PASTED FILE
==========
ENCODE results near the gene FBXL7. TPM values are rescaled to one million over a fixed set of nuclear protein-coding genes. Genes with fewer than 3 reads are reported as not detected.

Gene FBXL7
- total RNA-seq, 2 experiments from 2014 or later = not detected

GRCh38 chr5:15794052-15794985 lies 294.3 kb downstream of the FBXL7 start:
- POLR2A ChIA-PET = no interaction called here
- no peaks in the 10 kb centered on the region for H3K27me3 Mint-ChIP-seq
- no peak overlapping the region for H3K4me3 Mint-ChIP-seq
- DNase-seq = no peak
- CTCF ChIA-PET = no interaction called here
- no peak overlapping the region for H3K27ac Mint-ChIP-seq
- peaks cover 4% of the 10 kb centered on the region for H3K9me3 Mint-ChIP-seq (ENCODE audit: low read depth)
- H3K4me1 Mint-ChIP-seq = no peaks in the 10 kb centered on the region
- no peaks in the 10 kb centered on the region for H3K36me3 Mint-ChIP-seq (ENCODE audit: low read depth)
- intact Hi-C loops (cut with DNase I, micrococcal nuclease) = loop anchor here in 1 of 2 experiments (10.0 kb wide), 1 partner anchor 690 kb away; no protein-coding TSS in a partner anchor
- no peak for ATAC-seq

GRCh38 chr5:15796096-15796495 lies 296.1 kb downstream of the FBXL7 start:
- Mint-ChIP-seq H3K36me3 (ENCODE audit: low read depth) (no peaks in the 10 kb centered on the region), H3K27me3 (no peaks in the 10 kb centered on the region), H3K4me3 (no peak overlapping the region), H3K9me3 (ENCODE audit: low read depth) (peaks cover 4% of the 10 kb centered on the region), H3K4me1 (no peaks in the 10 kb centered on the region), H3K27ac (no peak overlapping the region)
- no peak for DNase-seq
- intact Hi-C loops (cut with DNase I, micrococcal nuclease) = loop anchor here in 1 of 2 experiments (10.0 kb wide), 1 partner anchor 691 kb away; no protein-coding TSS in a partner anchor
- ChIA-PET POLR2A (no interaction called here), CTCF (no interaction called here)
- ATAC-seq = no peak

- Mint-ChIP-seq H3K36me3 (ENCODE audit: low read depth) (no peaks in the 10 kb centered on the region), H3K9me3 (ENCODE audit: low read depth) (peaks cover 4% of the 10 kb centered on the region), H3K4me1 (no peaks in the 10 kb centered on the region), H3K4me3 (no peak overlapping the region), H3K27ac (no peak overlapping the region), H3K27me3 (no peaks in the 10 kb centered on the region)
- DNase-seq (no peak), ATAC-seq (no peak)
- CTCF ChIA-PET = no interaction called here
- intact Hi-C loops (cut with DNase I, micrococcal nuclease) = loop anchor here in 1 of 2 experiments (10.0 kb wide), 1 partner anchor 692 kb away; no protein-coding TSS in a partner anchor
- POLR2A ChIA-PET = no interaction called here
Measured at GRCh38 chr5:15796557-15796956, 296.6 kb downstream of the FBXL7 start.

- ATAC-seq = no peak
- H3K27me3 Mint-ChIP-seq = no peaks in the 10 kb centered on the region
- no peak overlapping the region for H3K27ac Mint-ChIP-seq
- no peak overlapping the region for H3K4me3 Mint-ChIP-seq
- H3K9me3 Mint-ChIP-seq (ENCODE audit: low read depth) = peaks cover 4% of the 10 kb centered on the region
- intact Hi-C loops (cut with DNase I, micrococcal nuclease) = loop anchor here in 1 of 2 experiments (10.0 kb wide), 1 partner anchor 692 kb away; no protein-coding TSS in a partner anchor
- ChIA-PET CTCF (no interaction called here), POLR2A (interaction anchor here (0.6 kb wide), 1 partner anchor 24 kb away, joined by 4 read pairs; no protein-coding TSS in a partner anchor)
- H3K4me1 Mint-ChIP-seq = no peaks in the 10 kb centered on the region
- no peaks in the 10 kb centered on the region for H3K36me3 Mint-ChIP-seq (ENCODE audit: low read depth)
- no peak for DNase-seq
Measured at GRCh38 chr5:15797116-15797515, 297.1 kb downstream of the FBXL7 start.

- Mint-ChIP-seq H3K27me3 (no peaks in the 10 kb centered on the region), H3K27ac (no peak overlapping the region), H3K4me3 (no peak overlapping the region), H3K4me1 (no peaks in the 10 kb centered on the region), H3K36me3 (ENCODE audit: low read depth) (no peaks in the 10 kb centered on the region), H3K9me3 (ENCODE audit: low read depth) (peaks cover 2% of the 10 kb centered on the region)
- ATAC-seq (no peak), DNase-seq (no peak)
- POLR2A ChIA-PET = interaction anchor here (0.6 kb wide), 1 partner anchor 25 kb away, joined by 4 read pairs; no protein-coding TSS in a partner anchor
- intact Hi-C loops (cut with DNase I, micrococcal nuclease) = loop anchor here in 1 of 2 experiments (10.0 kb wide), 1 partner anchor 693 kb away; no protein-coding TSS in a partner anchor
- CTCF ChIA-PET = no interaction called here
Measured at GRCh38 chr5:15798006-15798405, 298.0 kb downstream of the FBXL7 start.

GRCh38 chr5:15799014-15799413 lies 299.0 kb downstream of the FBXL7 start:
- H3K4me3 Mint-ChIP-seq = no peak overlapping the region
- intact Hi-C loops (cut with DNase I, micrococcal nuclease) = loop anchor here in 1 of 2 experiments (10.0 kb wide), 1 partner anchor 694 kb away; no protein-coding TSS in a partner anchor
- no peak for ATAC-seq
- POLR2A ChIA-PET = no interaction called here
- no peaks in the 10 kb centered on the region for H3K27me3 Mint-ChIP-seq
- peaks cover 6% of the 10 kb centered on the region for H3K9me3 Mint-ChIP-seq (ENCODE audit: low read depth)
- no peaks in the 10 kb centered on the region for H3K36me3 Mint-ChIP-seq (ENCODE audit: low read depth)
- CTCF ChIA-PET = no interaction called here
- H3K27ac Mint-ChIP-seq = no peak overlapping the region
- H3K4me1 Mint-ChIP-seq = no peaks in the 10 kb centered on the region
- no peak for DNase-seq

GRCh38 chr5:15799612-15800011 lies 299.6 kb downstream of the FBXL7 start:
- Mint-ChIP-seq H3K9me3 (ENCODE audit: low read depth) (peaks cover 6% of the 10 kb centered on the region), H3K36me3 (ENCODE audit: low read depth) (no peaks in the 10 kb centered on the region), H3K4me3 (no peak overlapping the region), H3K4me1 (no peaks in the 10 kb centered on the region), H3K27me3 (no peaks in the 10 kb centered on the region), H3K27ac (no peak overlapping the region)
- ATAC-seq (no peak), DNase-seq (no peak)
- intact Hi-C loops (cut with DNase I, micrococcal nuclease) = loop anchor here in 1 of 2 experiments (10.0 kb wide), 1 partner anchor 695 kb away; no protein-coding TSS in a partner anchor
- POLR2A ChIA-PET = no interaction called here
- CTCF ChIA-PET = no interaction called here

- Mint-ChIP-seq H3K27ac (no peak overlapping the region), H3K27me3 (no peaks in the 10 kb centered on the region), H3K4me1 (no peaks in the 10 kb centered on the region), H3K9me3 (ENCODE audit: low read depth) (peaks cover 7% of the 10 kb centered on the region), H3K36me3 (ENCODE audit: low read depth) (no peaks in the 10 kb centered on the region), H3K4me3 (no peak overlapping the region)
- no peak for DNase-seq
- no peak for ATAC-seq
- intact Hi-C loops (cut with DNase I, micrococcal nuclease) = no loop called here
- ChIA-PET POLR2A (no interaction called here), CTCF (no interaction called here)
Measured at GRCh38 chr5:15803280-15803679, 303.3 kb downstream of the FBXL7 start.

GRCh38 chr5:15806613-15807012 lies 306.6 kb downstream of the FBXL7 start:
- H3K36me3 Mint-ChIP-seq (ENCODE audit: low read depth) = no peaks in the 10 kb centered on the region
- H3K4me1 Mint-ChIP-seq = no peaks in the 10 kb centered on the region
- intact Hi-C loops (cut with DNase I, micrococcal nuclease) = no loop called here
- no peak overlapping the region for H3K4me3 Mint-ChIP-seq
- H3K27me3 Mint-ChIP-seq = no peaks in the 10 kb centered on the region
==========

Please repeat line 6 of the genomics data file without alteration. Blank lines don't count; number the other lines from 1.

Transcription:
- no peaks in the 10 kb centered on the region for H3K27me3 Mint-ChIP-seq